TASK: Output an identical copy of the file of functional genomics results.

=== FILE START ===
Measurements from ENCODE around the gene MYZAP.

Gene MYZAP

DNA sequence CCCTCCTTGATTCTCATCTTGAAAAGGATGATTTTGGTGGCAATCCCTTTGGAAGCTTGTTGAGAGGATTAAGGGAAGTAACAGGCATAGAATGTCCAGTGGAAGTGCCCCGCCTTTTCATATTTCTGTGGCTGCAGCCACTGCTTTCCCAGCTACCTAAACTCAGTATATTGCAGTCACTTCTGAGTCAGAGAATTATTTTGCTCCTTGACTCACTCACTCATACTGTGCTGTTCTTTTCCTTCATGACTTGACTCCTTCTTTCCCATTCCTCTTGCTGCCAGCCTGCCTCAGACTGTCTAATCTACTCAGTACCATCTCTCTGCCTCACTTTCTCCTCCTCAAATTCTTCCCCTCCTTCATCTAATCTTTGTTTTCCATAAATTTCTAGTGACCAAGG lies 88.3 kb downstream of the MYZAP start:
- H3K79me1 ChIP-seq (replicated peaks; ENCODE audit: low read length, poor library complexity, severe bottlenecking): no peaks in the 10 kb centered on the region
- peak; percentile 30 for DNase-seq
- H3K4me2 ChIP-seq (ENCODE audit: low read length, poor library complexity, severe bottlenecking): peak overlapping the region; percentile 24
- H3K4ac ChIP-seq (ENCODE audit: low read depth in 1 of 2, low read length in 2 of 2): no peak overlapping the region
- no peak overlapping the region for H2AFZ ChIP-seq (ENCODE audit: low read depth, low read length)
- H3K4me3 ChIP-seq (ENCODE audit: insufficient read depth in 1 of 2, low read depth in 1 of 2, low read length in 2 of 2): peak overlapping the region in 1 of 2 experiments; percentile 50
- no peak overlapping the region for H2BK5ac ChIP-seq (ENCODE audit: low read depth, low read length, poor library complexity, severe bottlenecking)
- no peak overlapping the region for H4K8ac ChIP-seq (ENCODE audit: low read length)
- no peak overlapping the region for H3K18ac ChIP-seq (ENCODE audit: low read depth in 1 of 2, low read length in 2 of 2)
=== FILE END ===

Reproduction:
Measurements from ENCODE around the gene MYZAP.

Gene MYZAP

DNA sequence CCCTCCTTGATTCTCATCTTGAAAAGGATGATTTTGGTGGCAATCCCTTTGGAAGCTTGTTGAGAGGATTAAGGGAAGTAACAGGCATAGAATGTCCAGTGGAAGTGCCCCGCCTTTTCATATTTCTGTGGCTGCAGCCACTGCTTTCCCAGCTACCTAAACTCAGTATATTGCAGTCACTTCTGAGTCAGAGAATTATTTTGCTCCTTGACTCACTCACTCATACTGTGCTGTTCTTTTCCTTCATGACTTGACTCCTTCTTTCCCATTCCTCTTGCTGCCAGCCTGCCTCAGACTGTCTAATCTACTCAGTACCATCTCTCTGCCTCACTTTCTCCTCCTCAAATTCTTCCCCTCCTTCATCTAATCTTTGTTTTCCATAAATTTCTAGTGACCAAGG lies 88.3 kb downstream of the MYZAP start:
- H3K79me1 ChIP-seq (replicated peaks; ENCODE audit: low read length, poor library complexity, severe bottlenecking): no peaks in the 10 kb centered on the region
- peak; percentile 30 for DNase-seq
- H3K4me2 ChIP-seq (ENCODE audit: low read length, poor library complexity, severe bottlenecking): peak overlapping the region; percentile 24
- H3K4ac ChIP-seq (ENCODE audit: low read depth in 1 of 2, low read length in 2 of 2): no peak overlapping the region
- no peak overlapping the region for H2AFZ ChIP-seq (ENCODE audit: low read depth, low read length)
- H3K4me3 ChIP-seq (ENCODE audit: insufficient read depth in 1 of 2, low read depth in 1 of 2, low read length in 2 of 2): peak overlapping the region in 1 of 2 experiments; percentile 50
- no peak overlapping the region for H2BK5ac ChIP-seq (ENCODE audit: low read depth, low read length, poor library complexity, severe bottlenecking)
- no peak overlapping the region for H4K8ac ChIP-seq (ENCODE audit: low read length)
- no peak overlapping the region for H3K18ac ChIP-seq (ENCODE audit: low read depth in 1 of 2, low read length in 2 of 2)